A "tire"ing issue
122 junk tires pulled out of state forests, 19 illegal dumping sites listed in Arenac County
MOFFATT TOWNSHIP — Last week, 122 tires, more than 30 cars' worth, that were illegally thrown out in Arenac County state forests were removed by the Michigan Department of Natural Resources (DNR).
All 122 removed tires were in just two Moffatt Township locations.
“Ninety of them (tires) were down in a creek bottom,” said DNR Forest Fires Officer in Arenac County Douglas Bates, adding the remaining illegally dumped tires were behind a trailer park in Moffatt Township. “You expect to go out and enjoy nature and you see 90 tires.
“The state has to pay $2 apiece for those tires to be disposed of,” he added. “And it’s not just tires (that are being dumped in state forests).”
According to Bates the illegal dumping is the reason several two-track roads throughout the state are closed to vehicles. He also says that the tires, when disposed of correctly by the state, are usually used for bases in septic and leech fields, or ground up and burnt in waste energy plants.
Brian Burke, an Environmental Quality Analysts with the Michigan Department of Environmental Quality (DEQ), says when the tires are burnt by the state, the pollution that results from burning the rubber is greatly reduced from equipment such as scrubbers, afterburners and electro static precipitators, as opposed to when people burn the tires themselves.
“If you just burned it (tire) in your backyard, it doesn’t have any of that air pollution control equipment,” Burke said. “Whatever chemicals it happens to give off, they’ll just go into the air.
“That’s the difference between doing it legally and illegally.”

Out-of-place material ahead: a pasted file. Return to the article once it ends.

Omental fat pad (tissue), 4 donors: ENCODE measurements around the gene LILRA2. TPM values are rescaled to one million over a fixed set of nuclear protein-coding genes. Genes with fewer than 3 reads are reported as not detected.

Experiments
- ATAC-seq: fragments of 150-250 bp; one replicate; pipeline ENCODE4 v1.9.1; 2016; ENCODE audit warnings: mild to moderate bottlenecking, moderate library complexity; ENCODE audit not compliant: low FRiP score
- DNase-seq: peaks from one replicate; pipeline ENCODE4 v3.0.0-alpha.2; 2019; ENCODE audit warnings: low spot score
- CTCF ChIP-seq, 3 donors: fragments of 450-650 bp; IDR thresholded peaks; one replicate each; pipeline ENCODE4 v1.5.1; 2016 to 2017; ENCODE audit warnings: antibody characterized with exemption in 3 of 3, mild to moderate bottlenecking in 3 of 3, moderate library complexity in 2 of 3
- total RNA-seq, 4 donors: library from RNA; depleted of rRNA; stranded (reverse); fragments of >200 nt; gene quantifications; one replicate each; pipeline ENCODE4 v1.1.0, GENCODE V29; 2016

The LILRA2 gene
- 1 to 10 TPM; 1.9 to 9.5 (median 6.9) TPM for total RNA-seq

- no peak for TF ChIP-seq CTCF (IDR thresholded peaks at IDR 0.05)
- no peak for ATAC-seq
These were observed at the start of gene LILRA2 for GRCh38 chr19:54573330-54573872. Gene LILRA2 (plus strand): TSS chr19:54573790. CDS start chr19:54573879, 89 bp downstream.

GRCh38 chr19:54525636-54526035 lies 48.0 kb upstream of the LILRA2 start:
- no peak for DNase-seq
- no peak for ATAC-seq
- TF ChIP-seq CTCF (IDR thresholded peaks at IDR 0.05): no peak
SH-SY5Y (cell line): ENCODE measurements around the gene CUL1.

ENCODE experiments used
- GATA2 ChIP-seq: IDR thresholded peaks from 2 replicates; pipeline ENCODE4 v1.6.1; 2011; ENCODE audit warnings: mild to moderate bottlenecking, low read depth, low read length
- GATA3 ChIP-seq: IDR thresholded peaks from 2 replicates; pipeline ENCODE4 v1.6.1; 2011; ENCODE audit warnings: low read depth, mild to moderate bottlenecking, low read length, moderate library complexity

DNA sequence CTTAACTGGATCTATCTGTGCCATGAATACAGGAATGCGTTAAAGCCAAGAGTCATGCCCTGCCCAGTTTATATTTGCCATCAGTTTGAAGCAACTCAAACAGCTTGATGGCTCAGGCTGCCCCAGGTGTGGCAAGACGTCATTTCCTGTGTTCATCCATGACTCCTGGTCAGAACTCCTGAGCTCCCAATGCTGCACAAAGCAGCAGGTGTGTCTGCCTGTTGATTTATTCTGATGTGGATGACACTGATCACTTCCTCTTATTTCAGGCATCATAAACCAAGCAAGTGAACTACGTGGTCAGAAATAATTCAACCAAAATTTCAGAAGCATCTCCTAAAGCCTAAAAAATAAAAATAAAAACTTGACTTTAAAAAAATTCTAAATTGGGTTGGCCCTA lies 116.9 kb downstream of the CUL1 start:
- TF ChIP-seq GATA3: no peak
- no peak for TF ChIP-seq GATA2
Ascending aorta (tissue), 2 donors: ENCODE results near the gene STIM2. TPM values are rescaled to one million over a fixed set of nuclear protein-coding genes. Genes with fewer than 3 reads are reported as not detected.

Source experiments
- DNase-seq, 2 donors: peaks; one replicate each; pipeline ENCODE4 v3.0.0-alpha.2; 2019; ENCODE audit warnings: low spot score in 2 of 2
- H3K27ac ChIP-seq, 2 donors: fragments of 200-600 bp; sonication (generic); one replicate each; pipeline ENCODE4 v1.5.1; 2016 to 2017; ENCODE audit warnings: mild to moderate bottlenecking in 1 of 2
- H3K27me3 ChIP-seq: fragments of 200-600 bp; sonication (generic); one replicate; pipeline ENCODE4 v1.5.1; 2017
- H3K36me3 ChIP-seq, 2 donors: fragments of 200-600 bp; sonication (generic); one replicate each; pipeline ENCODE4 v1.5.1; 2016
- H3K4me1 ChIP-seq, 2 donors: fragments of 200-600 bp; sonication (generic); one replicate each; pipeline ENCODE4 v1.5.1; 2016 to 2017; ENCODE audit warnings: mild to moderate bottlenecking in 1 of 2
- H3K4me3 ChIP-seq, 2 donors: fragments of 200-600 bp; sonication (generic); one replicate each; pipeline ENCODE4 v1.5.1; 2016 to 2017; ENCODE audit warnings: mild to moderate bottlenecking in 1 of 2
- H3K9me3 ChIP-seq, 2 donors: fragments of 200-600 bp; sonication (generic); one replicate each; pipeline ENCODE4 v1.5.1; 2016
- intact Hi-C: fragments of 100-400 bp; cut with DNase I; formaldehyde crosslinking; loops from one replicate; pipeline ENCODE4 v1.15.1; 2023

However, Moffatt Township isn’t the only place in Arenac County where state forests are being treated disrespectfully.
“Right now, there’s 19 known spots in Arenac County where there’s illegal trash dumps,” said DNR Volunteer Program Coordinator Ada Takacs, adding 1,086 sites have been recognized statewide. “We’ve got everything from a couple of trash bags (in some spots) to dump truck loads.”
Takacs says a program she coordinates, Adopt-a-Forest, however, aims to organize communities to clean up the illegal dumps. She says in an Adopt-a-Forest campaign, volunteers usually go about cleaning a forest in one of two ways.
“Some groups like to say ‘This is my adopted forest and I’m going to clean it up every year,’ or they can look at our database and go to a different site every year,” Takacs said, adding that usually the DNR pitches in, but that the department’s help isn’t a necessity. “If they are not going to need our help at all … they can do that.
“We did one (Adopt-a-Forest) on Grove Road last year.”
As for illegal tire dumps, Takacs says Adopt-a-Forest is very experienced in dealing with the issue.
“Our program, since its inception, has collected over 70,000 tires,” she said, adding often, when large collections of tires are found, such as the 90 retrieved from the Moffatt Township creek, the tires are usually dumped by people posing as legitimate tire and waste haulers who get paid to dispose of the tires, and then thrown out on state land. “We (DNR) have made a lot of pinches throughout the state by fly-by-night haulers.”
Bates says most of the time DNR officers cannot apprehend the people littering state forests with tires and other trash, since they must be caught in the act, but says people can call 800-292-7800 or the Arenac County Sheriff’s Department at 989-846-3002 if illegal dumpers are spotted.
To organize an Adopt-a-Forest effort, contact Takacs at 989-275-5151 or visit cleanforests.org.
See all 19 illegal dumping sites in the June 10 issue of the Arenac County Independent.